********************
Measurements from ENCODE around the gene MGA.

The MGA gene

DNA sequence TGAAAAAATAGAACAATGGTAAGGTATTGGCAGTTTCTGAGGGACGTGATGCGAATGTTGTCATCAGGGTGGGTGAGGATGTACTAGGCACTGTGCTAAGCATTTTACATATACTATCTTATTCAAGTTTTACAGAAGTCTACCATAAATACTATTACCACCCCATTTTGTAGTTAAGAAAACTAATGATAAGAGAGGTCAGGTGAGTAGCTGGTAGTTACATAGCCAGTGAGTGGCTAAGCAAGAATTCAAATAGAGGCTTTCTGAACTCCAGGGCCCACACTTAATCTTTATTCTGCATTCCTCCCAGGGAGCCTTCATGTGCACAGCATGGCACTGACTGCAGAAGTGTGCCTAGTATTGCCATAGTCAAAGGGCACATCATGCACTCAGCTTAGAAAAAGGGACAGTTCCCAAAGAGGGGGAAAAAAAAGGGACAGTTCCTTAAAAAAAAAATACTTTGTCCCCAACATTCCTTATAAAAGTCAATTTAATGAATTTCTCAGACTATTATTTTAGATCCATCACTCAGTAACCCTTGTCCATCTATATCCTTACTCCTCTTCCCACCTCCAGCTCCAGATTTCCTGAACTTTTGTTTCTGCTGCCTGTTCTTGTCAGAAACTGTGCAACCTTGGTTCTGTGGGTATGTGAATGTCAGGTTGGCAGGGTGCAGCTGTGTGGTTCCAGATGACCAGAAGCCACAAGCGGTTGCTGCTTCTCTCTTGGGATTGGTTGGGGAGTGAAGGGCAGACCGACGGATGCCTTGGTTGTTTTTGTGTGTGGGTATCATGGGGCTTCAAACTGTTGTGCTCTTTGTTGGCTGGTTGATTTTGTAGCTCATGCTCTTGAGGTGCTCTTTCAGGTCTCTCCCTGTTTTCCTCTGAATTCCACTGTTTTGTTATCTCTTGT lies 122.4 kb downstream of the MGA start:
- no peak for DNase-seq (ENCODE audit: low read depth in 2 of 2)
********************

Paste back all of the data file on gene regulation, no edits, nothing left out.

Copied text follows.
Measurements from ENCODE around the gene MGA.

The MGA gene

DNA sequence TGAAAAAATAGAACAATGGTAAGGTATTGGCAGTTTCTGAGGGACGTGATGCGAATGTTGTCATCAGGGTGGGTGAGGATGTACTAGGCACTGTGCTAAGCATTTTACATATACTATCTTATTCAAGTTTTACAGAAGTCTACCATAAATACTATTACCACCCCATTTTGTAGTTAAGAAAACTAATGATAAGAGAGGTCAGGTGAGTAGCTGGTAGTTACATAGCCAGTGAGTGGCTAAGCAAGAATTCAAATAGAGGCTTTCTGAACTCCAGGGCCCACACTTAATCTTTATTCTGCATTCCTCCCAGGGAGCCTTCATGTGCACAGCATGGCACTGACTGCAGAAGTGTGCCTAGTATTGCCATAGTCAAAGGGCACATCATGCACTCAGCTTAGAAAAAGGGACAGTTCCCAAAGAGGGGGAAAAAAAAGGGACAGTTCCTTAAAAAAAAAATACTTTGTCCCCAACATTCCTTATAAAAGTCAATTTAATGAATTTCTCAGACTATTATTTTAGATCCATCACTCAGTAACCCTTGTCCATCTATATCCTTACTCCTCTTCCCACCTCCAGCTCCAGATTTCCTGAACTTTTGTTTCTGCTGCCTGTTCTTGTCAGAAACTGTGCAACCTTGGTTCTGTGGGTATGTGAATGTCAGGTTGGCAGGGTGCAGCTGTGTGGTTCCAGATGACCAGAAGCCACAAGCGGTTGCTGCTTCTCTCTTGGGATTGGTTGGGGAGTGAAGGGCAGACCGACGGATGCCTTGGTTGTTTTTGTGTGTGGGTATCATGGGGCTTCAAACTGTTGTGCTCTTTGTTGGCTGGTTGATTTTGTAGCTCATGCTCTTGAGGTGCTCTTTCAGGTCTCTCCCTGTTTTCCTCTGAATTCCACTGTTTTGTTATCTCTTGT lies 122.4 kb downstream of the MGA start:
- no peak for DNase-seq (ENCODE audit: low read depth in 2 of 2)